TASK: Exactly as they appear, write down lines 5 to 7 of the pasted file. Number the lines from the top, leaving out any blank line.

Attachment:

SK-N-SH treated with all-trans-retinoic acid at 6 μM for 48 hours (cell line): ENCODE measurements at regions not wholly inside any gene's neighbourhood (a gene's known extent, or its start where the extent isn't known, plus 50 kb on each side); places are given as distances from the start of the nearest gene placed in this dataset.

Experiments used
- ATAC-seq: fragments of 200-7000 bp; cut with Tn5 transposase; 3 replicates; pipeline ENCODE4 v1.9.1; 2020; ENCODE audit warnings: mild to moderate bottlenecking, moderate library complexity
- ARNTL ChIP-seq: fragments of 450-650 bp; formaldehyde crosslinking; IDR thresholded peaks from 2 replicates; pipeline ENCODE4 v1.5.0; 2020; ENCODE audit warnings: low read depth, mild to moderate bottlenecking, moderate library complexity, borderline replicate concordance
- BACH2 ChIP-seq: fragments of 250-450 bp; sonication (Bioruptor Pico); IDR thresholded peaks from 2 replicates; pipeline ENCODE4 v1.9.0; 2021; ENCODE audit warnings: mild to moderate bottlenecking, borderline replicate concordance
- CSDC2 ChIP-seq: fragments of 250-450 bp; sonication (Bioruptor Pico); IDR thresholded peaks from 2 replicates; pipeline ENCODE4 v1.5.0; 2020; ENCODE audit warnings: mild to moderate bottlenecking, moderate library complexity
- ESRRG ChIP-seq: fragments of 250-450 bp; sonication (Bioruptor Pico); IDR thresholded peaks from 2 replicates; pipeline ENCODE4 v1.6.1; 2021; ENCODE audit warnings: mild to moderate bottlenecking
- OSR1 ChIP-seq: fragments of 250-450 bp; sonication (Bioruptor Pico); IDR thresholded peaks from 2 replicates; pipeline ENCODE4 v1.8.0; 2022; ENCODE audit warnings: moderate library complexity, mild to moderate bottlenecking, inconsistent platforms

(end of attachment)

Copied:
- BACH2 ChIP-seq: fragments of 250-450 bp; sonication (Bioruptor Pico); IDR thresholded peaks from 2 replicates; pipeline ENCODE4 v1.9.0; 2021; ENCODE audit warnings: mild to moderate bottlenecking, borderline replicate concordance
- CSDC2 ChIP-seq: fragments of 250-450 bp; sonication (Bioruptor Pico); IDR thresholded peaks from 2 replicates; pipeline ENCODE4 v1.5.0; 2020; ENCODE audit warnings: mild to moderate bottlenecking, moderate library complexity
- ESRRG ChIP-seq: fragments of 250-450 bp; sonication (Bioruptor Pico); IDR thresholded peaks from 2 replicates; pipeline ENCODE4 v1.6.1; 2021; ENCODE audit warnings: mild to moderate bottlenecking